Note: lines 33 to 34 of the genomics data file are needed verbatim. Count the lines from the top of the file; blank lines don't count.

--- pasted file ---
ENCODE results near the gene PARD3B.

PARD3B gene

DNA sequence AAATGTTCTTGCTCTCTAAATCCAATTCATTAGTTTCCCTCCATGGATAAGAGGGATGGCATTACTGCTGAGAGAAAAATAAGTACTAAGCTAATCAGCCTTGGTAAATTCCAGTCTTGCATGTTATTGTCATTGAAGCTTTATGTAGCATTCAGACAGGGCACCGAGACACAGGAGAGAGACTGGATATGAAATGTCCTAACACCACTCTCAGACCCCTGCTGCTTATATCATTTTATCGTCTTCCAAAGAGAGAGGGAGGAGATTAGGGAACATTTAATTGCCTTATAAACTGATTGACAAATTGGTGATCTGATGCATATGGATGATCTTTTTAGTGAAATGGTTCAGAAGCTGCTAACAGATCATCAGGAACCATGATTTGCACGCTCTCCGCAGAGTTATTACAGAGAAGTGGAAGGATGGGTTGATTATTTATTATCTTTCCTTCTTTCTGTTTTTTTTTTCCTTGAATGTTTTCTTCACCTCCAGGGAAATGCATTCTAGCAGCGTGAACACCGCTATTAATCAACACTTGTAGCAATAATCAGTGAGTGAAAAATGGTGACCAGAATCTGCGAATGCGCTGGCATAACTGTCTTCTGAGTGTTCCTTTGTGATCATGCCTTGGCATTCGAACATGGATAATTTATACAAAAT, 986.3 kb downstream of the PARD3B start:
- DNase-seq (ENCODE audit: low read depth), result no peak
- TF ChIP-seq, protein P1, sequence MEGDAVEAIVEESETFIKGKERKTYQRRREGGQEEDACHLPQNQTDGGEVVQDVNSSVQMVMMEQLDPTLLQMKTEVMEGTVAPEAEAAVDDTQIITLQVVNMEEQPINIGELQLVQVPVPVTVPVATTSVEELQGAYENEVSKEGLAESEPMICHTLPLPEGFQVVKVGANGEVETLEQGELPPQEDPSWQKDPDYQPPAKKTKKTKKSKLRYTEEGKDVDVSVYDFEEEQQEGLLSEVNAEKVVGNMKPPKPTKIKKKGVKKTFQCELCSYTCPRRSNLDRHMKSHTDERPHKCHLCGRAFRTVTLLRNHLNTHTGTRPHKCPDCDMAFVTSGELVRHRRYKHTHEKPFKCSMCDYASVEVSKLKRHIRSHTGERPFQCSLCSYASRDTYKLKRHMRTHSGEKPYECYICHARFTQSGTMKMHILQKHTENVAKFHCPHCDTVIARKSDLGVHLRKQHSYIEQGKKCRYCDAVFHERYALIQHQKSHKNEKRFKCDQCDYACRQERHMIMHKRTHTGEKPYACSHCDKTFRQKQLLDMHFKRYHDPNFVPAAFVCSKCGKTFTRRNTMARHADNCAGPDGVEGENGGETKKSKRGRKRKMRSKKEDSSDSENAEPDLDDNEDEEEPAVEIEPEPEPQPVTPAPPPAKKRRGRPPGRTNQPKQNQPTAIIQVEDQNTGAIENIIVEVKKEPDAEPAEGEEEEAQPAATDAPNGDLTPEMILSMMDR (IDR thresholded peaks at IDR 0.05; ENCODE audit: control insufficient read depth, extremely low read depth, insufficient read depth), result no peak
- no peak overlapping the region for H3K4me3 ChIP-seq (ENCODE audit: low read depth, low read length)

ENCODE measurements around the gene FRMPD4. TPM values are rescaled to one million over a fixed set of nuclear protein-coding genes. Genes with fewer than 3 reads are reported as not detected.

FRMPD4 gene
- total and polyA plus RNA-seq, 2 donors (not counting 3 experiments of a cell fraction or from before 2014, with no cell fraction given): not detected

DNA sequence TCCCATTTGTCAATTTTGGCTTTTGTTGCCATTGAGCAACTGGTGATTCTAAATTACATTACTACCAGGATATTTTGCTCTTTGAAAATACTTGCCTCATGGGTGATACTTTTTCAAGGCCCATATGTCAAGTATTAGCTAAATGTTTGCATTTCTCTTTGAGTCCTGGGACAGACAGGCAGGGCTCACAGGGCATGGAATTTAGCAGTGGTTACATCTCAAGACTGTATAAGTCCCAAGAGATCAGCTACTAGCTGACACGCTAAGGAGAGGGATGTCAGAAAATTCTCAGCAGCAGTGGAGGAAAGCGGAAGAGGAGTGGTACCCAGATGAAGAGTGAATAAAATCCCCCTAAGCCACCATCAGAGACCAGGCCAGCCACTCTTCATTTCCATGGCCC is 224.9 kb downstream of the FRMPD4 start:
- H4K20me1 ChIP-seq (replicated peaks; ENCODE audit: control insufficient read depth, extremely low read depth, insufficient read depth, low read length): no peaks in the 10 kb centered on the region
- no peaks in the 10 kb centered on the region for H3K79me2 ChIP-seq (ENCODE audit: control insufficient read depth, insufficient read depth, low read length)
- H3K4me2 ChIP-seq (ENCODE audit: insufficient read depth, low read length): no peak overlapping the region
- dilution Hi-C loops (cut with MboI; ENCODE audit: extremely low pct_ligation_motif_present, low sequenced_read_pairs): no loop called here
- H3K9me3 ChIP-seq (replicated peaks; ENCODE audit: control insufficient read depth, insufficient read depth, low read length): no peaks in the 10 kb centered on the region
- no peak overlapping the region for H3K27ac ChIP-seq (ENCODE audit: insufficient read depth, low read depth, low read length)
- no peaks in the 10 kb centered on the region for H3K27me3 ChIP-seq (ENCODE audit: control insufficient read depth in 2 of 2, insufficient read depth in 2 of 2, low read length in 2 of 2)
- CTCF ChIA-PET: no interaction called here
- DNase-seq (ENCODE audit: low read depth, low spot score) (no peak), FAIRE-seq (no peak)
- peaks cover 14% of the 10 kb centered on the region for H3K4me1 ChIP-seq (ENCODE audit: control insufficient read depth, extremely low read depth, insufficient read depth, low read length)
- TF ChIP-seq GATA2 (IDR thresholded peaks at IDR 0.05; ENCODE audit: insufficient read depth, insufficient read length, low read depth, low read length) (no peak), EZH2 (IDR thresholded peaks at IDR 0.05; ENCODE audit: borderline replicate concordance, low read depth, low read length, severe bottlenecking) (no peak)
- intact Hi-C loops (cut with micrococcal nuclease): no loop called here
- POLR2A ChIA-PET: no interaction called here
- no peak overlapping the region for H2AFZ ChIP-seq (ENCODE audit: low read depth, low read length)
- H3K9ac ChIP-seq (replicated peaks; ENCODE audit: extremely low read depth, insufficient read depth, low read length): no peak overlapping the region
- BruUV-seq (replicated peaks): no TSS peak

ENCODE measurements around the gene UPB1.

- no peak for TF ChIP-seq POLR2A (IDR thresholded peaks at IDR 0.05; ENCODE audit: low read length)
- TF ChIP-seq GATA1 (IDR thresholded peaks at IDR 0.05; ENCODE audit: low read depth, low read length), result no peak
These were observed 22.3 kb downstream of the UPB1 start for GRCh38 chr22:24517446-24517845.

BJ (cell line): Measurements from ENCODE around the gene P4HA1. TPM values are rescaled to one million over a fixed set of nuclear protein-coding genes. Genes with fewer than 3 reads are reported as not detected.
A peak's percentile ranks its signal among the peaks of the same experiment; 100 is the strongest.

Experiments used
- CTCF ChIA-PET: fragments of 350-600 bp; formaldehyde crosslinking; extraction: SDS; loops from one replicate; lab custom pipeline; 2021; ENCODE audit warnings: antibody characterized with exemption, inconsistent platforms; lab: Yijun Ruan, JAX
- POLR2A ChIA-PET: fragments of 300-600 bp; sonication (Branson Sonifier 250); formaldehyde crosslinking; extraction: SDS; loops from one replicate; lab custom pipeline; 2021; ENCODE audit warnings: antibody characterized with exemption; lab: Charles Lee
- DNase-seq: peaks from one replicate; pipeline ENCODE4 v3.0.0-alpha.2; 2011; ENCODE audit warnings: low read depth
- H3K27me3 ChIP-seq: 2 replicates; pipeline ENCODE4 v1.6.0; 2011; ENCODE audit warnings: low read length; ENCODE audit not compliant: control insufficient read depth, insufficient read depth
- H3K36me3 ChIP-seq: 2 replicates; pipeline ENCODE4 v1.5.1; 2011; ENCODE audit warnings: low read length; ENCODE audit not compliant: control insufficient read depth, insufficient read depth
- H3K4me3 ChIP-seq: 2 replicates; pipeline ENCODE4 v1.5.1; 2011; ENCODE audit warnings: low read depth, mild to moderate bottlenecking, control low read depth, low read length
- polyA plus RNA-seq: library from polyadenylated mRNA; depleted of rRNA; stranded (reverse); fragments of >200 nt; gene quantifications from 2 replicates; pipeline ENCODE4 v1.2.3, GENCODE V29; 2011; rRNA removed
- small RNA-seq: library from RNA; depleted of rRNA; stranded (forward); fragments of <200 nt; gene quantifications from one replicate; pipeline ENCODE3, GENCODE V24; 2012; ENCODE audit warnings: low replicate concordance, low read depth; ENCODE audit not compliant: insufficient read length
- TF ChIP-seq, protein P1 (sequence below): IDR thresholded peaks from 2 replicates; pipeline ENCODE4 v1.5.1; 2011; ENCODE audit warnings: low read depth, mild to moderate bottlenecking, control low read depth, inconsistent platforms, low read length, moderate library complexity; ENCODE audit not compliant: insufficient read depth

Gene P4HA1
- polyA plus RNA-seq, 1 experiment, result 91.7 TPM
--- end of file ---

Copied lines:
Experiments used
- CTCF ChIA-PET: fragments of 350-600 bp; formaldehyde crosslinking; extraction: SDS; loops from one replicate; lab custom pipeline; 2021; ENCODE audit warnings: antibody characterized with exemption, inconsistent platforms; lab: Yijun Ruan, JAX